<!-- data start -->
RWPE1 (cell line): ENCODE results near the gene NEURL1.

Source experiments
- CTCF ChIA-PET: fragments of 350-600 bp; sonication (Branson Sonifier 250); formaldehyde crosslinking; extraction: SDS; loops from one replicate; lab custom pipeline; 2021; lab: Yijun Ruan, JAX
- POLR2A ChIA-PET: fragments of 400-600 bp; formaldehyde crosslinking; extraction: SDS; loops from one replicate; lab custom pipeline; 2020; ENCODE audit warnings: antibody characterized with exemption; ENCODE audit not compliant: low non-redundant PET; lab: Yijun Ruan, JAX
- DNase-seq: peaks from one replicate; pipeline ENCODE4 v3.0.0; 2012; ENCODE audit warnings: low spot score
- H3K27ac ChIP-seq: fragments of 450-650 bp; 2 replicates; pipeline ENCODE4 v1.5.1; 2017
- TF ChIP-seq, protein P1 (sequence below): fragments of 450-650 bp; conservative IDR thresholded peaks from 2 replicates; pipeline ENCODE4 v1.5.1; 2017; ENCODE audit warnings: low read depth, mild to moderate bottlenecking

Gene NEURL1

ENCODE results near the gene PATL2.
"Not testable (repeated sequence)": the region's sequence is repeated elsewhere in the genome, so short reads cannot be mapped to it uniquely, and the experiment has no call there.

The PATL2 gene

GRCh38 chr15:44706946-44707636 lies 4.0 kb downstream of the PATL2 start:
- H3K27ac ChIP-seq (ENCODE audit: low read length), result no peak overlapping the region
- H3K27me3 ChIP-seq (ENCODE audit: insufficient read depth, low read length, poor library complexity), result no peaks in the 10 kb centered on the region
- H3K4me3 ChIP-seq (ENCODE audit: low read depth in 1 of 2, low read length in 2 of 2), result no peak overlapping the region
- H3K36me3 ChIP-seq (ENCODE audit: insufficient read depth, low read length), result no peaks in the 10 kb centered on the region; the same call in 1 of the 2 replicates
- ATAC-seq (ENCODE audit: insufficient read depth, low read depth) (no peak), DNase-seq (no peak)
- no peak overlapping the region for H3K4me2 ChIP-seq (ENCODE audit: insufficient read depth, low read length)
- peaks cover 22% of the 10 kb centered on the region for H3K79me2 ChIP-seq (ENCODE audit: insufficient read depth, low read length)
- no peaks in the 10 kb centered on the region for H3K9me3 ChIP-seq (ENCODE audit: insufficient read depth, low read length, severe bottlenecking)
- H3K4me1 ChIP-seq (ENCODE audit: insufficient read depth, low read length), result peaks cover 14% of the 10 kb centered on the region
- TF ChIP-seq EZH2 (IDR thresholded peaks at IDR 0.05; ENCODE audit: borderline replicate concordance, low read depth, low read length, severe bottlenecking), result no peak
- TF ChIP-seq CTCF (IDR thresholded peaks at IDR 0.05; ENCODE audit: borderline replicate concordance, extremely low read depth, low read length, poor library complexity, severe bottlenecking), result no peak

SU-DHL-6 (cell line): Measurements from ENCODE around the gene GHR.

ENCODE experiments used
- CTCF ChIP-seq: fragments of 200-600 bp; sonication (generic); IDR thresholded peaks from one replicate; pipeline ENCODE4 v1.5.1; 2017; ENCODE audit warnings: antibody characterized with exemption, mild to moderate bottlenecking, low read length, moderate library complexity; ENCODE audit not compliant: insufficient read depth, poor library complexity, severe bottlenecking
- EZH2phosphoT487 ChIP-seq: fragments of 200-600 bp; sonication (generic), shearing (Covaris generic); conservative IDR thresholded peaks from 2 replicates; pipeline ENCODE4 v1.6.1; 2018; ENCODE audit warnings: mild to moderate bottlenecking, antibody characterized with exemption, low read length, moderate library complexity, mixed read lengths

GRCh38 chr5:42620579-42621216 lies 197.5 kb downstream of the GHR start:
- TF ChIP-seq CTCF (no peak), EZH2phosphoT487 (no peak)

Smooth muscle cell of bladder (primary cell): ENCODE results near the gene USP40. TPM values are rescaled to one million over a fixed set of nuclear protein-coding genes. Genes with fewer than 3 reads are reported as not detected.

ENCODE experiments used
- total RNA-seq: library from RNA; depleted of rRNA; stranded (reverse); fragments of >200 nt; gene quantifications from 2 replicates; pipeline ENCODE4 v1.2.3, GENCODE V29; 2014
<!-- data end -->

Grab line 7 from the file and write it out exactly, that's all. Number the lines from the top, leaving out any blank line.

- TF ChIP-seq, protein P1 (sequence below): fragments of 450-650 bp; conservative IDR thresholded peaks from 2 replicates; pipeline ENCODE4 v1.5.1; 2017; ENCODE audit warnings: low read depth, mild to moderate bottlenecking